Try to drink tap water wherever possible, or use a reusable water bottle if you’re on the go. If bottled water is unavoidable, then try buying fewer large bottles, rather than many small ones. And dispose of them carefully once you’ve finished – recycle them where possible and never, ever leave them on the beach.
Tip 3: Find out where your fish is from
I come from the UK, and for me summer wouldn’t be summer without the smell of sea spray mingling with the mouth-watering aroma of fish and chips. Similarly, a holiday abroad for me is generally synonymous with a huge variety of sumptuous seafood. But before tucking in, ask where the fish has come from!
A shocking 88% of the world’s fish stocks are overexploited, depleted or recovering from depletion – this means we need to think more about what we are eating and where it has come from. Luckily, there are plenty of useful guides to point you towards sustainable options.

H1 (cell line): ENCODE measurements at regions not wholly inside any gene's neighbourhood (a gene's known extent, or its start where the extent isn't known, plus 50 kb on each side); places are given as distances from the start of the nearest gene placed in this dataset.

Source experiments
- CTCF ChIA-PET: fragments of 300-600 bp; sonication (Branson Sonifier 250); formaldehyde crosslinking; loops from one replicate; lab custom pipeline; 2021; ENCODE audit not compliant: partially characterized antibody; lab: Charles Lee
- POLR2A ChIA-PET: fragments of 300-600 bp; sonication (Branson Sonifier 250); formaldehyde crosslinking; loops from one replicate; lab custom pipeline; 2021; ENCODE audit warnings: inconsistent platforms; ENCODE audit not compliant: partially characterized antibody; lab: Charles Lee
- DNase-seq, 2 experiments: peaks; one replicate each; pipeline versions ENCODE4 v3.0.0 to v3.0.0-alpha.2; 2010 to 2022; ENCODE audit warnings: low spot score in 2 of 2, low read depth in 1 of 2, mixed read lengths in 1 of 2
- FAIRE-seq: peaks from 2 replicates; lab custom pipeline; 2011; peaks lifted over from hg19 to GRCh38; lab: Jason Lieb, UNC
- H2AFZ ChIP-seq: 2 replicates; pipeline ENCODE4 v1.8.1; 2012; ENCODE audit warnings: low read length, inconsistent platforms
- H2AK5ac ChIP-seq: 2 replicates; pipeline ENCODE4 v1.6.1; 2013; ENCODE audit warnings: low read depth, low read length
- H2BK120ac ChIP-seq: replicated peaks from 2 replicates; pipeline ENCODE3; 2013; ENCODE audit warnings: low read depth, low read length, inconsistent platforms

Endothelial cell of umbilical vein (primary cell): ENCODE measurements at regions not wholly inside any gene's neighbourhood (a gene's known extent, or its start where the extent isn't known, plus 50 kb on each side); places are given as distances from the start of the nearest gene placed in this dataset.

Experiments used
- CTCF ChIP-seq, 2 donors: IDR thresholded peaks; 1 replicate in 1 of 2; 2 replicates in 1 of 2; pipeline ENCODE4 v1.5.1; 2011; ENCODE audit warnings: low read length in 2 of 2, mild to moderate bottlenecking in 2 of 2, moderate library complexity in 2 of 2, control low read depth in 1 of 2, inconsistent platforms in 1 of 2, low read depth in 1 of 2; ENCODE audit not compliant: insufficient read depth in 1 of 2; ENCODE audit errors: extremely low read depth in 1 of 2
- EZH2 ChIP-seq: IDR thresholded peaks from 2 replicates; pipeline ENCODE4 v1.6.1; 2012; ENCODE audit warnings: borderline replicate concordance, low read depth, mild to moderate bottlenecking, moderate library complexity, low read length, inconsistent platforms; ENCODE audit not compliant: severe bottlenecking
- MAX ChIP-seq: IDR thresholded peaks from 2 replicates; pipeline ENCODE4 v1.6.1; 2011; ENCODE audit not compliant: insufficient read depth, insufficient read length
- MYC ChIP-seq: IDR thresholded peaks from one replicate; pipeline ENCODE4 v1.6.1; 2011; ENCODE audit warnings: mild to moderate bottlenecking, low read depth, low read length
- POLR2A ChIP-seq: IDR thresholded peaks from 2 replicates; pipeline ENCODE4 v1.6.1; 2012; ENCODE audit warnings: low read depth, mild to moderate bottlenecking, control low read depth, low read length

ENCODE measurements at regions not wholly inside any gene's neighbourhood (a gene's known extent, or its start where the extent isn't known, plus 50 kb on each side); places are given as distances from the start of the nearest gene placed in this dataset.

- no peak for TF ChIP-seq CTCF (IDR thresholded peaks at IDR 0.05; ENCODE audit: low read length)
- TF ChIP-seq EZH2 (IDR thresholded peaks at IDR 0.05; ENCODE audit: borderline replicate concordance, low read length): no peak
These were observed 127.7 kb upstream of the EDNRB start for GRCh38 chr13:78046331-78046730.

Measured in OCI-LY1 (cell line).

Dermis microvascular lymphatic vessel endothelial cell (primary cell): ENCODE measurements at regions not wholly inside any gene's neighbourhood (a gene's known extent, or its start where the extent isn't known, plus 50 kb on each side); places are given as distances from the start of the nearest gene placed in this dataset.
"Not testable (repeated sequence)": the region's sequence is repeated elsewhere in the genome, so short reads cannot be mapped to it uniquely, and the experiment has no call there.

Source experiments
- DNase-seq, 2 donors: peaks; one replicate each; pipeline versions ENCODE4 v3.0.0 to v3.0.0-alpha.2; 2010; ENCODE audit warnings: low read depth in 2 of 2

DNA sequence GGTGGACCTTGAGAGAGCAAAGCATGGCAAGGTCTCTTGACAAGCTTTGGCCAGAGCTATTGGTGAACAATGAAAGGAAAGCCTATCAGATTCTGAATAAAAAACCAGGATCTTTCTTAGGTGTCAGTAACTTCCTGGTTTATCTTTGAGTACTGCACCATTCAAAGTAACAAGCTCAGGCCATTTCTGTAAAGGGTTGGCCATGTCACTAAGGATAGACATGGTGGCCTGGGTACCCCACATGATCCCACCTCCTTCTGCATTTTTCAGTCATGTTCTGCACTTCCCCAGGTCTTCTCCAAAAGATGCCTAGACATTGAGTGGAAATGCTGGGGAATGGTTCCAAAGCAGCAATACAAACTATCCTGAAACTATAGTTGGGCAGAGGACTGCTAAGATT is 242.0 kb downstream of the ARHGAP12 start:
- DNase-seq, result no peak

Credit: Lam Khin Thet/Marine Photobank.
The Marine Conservation Society’s Good Fish Guide offers simple advice on which species to enjoy and which to avoid.
Or, if you’re eating out, take a look at Fish2Fork, an independent website that rates restaurants according to the sustainability of their seafood. Currently covering the UK, France, Belgium, USA and Switzerland, you can search for a particular restaurant or chain and check on the sustainability of a restaurant’s fish before you even step through the door.
Tip 4: Take only pictures, leave only bubbles
There are so many incredible coastal areas to explore and enjoy, from snorkelling off the Great Barrier Reef to watching turtles lay their eggs on a beach in Costa Rica to simply sunbathing on your favourite beach.